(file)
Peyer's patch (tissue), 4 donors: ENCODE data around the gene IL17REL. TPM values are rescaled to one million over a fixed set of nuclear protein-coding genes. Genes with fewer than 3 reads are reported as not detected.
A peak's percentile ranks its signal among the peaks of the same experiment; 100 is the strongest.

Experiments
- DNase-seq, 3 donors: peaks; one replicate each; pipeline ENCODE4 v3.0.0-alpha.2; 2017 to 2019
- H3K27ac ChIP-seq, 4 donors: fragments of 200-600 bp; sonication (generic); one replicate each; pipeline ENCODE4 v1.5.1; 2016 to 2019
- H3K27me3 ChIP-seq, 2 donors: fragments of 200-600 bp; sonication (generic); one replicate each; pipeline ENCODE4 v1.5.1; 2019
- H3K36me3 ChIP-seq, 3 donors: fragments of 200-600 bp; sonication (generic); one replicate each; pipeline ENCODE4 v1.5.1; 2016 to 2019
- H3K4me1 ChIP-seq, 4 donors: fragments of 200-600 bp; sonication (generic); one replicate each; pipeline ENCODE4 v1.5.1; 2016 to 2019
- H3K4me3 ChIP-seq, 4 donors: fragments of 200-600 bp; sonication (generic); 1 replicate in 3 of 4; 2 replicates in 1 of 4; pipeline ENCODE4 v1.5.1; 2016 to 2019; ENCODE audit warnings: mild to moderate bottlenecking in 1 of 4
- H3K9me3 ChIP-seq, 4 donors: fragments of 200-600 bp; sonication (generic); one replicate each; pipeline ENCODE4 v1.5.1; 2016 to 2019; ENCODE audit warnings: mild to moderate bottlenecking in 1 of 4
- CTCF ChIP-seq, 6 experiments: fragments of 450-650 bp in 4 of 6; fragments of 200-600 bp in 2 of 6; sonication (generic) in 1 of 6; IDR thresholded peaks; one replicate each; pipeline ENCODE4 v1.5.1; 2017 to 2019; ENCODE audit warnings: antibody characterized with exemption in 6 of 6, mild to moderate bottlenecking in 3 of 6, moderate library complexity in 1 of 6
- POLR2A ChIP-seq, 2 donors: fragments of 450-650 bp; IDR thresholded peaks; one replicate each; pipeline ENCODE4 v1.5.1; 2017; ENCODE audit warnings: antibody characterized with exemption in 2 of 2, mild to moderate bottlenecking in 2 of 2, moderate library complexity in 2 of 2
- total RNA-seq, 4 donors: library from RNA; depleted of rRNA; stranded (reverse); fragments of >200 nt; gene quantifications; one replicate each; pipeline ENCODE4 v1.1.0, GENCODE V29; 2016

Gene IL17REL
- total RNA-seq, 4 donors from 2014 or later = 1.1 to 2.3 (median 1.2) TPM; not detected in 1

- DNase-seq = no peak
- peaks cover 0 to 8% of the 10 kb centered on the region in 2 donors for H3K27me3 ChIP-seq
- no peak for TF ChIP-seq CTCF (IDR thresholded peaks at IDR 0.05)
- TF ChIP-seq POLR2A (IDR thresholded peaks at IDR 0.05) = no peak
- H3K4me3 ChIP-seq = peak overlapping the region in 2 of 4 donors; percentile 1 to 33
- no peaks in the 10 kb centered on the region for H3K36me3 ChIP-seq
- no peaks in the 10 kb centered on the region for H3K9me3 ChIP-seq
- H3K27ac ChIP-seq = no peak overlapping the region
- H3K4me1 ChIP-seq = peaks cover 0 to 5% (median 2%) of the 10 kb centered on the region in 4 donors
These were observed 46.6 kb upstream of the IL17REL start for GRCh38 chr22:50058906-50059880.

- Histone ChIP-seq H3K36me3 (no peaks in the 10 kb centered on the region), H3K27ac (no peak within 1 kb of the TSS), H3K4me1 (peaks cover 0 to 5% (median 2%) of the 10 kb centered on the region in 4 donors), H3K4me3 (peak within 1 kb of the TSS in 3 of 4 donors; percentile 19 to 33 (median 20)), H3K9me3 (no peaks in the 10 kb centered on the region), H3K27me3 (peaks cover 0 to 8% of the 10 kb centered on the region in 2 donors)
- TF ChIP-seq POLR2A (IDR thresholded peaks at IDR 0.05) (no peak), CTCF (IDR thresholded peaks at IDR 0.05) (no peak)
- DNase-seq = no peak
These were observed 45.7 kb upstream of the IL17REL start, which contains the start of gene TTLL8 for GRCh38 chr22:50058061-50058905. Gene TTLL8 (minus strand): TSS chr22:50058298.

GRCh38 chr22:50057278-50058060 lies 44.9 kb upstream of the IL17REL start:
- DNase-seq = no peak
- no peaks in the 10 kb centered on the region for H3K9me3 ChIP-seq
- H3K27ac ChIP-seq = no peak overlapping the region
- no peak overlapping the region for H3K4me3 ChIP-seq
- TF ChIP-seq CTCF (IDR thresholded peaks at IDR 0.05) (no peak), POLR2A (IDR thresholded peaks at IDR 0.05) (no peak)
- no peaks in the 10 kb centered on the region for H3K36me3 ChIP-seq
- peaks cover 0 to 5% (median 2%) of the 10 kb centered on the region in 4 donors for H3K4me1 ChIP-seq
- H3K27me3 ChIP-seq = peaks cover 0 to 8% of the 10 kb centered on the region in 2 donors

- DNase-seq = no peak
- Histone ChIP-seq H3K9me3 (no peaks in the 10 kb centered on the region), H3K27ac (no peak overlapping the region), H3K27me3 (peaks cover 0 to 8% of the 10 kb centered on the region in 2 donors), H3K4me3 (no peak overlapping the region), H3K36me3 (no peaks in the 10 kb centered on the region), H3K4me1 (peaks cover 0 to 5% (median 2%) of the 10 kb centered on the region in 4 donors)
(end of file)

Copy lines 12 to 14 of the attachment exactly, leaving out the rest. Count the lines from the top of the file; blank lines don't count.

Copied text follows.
- POLR2A ChIP-seq, 2 donors: fragments of 450-650 bp; IDR thresholded peaks; one replicate each; pipeline ENCODE4 v1.5.1; 2017; ENCODE audit warnings: antibody characterized with exemption in 2 of 2, mild to moderate bottlenecking in 2 of 2, moderate library complexity in 2 of 2
- total RNA-seq, 4 donors: library from RNA; depleted of rRNA; stranded (reverse); fragments of >200 nt; gene quantifications; one replicate each; pipeline ENCODE4 v1.1.0, GENCODE V29; 2016

Gene IL17REL